The California Department of Fish and Wildlife is putting their money where their mouth is. Stemming from the backlash of the California Fish and Game Commission’s decision to close a stretch of the Klamath River to fishing from the mouth of Blue Creek to downstream a half mile, they’re now making good on a promise to study the effects of water temperature and the catch and release mortality of steelhead. These studies come on the heels of the recent modification by the Commission when they changed the no fishing buffer zone from a half-mile below Blue Creek to 500 feet.
The studies will be conducted by CDFW, and they’re looking for a few experienced steelhead anglers to help. This is a rare opportunity to assist CDFW scientists with an important study by fishing for steelhead in a wild and remote section of the Klamath River.
Due to the remote location of the study site, volunteers will need to dedicate a full day to the study; including 5-9 hours angling, plus additional time for training and orientation.
Volunteers will meet CDFW personnel near the town of Klamath and will be transported to and from the study site via jet boat. Volunteers must provide for themselves: transportation to and from the meeting location, valid California fishing license and steelhead punch card, personal fishing equipment, food, water, extra clothing, and personal safety gear (sunscreen, sunglasses, hat, etc.) adequate for a full day (sunrise to sunset) on the river.
Volunteers will be expected to use the gear types and angling techniques specified by CDFW personnel on site. The study will be performed mostly on weekends from July 9, 2016 through October 2, 2016. Tentative dates for angler participation are as follows: July 9, 10, 23, 24; August 6, 7, 20, 21; Sept. 1, 2, 17, 18; Oct.1, 2.
To sign up, contact Brett Anderson (firstname.lastname@example.org) or call (916) 323-3422 with the following information: Name, phone number and email address, preferred dates, short description of your angling experience. Only pre-registered volunteers will be allowed to participate.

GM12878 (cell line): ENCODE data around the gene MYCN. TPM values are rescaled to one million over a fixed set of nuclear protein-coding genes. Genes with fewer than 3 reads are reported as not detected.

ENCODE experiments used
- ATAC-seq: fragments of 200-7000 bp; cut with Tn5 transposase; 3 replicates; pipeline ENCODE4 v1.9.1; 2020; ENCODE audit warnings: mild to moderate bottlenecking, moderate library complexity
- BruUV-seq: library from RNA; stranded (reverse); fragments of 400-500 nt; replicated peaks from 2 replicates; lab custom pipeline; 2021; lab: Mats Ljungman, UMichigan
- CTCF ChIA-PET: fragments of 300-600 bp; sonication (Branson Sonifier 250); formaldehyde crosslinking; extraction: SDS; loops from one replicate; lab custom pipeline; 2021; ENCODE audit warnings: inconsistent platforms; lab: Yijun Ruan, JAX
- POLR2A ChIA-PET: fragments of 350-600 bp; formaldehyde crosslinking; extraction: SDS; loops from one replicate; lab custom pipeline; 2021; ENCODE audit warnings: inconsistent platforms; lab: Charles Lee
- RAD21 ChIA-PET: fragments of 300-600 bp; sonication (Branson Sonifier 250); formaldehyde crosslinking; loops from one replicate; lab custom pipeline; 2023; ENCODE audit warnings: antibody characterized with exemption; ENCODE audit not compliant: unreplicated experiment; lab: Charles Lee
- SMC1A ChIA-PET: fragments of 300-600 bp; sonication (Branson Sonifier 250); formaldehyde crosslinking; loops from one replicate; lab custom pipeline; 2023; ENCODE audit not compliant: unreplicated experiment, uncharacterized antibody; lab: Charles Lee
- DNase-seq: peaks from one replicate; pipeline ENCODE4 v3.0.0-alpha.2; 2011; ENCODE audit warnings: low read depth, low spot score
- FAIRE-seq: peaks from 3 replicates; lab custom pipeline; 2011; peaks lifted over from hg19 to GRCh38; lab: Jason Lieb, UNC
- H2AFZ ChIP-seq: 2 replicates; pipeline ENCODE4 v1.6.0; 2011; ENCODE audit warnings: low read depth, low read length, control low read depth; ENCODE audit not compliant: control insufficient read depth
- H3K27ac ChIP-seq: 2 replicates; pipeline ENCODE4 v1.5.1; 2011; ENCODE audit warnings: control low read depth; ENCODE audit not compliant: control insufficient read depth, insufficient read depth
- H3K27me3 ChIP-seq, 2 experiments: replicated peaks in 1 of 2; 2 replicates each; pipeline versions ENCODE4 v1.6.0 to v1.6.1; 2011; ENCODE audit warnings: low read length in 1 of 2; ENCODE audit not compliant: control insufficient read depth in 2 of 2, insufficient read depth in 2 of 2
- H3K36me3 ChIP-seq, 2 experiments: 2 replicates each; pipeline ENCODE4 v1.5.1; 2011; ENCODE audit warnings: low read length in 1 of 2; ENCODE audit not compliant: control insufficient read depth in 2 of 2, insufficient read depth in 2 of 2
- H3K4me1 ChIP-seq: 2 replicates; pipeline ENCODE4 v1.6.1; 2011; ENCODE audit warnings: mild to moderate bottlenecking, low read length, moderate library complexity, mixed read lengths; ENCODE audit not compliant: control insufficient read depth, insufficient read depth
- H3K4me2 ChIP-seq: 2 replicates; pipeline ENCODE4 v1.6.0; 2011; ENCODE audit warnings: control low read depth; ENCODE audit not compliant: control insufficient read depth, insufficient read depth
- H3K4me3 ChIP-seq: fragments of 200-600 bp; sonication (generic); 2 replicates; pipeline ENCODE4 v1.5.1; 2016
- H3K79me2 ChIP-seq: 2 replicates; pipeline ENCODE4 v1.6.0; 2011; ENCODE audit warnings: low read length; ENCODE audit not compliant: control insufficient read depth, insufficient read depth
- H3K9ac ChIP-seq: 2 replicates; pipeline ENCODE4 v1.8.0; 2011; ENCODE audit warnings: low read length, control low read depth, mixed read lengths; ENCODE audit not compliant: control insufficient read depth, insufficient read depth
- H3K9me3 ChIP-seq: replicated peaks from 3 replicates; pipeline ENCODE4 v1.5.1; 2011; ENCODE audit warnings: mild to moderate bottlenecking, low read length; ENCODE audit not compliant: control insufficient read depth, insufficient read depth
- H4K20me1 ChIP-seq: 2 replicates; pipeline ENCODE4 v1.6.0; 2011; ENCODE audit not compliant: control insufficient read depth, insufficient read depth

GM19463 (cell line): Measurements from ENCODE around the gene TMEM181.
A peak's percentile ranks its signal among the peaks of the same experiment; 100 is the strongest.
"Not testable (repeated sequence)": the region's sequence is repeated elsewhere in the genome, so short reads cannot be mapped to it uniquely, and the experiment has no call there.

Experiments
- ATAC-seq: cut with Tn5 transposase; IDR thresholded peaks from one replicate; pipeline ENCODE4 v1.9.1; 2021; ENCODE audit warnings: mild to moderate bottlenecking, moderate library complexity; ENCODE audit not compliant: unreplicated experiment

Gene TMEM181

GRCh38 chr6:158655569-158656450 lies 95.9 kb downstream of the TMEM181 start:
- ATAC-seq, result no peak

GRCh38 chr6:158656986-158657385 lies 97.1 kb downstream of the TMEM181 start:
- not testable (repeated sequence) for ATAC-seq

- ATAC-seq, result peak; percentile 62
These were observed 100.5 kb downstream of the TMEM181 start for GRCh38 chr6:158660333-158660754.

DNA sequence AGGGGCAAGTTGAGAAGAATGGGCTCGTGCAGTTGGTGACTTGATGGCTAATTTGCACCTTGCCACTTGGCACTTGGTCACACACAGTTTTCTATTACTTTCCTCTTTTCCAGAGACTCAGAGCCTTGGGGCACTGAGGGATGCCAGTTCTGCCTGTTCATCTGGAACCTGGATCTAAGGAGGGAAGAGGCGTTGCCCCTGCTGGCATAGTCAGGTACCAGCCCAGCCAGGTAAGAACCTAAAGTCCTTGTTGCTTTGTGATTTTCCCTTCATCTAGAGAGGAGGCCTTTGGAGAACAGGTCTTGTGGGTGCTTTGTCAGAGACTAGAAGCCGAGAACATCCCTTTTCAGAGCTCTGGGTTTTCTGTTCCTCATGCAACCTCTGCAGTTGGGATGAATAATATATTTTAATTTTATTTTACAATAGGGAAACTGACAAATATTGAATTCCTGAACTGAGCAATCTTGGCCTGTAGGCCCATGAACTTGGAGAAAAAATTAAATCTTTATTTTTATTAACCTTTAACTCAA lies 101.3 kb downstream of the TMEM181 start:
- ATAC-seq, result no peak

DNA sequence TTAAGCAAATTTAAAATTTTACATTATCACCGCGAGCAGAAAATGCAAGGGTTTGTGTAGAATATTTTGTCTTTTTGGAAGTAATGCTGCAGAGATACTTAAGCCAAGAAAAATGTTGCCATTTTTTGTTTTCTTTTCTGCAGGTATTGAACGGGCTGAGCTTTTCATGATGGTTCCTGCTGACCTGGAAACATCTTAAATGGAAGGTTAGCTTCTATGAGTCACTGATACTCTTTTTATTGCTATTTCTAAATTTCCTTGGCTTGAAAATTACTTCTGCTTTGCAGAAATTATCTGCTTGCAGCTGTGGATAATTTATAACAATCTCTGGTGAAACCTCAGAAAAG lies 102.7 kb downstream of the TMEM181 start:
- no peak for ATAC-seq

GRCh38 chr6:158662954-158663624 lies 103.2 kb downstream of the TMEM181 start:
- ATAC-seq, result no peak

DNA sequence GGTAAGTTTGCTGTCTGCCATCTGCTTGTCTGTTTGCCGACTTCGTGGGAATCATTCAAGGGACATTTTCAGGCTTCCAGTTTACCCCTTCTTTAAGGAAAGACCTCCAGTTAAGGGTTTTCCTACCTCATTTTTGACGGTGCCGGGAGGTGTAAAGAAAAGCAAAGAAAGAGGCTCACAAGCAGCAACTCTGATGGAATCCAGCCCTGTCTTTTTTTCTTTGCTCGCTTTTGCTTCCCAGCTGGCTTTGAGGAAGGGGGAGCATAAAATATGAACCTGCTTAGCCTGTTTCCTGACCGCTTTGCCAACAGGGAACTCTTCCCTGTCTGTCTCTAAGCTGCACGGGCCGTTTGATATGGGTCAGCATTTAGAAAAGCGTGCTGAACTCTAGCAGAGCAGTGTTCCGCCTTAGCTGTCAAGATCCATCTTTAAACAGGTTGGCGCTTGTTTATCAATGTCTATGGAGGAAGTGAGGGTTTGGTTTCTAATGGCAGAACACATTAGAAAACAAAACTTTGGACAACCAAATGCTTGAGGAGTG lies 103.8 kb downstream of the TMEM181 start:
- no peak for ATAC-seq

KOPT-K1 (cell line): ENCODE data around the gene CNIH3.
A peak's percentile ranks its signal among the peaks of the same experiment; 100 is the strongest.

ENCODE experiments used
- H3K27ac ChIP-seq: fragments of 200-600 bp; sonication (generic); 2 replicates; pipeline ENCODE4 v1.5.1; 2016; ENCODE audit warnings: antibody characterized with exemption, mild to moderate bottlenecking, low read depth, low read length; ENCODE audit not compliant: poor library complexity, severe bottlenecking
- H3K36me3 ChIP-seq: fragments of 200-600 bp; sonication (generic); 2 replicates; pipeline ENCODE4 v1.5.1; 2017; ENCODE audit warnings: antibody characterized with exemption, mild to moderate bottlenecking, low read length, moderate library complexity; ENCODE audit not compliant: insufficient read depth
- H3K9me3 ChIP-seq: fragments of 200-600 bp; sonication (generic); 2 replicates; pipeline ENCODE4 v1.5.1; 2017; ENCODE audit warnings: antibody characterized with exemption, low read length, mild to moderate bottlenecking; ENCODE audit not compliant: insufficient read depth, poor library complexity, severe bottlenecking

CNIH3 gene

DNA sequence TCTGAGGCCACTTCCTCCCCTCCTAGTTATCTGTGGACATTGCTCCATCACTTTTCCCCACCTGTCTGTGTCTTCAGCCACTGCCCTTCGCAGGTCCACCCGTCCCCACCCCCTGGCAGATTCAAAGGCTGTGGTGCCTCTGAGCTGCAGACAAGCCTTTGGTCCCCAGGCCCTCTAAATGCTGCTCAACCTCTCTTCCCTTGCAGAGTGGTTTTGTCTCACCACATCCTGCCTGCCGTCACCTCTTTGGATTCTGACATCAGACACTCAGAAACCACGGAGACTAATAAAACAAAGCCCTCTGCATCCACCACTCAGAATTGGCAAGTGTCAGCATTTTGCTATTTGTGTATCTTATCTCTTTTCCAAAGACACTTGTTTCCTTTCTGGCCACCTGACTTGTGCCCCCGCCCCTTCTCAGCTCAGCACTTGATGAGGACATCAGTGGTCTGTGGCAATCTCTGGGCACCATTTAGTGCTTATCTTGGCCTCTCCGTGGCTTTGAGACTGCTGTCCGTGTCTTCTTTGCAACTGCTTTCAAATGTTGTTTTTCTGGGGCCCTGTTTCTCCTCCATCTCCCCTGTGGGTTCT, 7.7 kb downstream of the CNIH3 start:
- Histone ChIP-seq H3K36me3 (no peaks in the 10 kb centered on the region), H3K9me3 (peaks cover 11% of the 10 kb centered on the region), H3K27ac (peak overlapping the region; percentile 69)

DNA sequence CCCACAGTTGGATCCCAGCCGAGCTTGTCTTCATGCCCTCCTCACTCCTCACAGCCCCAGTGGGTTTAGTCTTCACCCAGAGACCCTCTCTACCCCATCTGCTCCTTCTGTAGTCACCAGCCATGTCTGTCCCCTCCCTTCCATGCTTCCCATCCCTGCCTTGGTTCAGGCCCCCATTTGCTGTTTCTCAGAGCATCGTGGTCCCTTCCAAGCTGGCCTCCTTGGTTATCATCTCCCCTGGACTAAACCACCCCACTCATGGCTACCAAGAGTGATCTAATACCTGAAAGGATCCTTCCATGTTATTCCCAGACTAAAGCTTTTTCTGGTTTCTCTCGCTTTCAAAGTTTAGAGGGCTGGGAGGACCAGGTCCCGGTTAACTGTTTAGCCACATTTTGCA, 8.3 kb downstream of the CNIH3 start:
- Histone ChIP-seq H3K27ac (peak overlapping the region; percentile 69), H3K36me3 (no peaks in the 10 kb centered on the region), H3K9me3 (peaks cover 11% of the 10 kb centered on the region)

The ocean forecast for the holiday weekend is not looking great. From the beach out 10 nautical miles, Friday and Saturday’s forecasts are calling for winds out of the north 10 to 20 knots with northwest swells 9 feet at 9 seconds and southwest 2 feet at 16 to 17 seconds. Sunday is calling for winds out of the northwest at 5 to 15 knots, with northwest swells 7 feet at 9 seconds. Monday’s forecast is looking similar, with winds out of the north 5 to 15 knots with northwest swells 8 feet at 9 seconds. These conditions can and will change by the weekend. For an up-to-date weather forecast, visit www.weather.gov/eureka/. You can also call the National Weather Service at 707-443-7062 or the office on Woodley Island at 707-443-6484. To monitor the latest Humboldt bar conditions, visit www.wrh.noaa.gov/eka/swan or you can also verify the conditions as reported by looking at the bar cam at http://www.wrh.noaa.gov/eka/barCam/?cam=humboldtBayBar
Saturday is statewide free fishing day
On Saturday July 2, people may fish California’s waters without a sport fishing license. All regulations, such as bag and size limits, gear restrictions, report card requirements, fishing hours and stream closures remain in effect. On Free Fishing Days, every angler must have the appropriate report card if they are fishing for abalone, steelhead, sturgeon, spiny lobster, or salmon in the Smith and Klamath-Trinity River Systems. For more information visit, www.wildlife.ca.gov/Licensing/Fishing/Free-Fishing-Days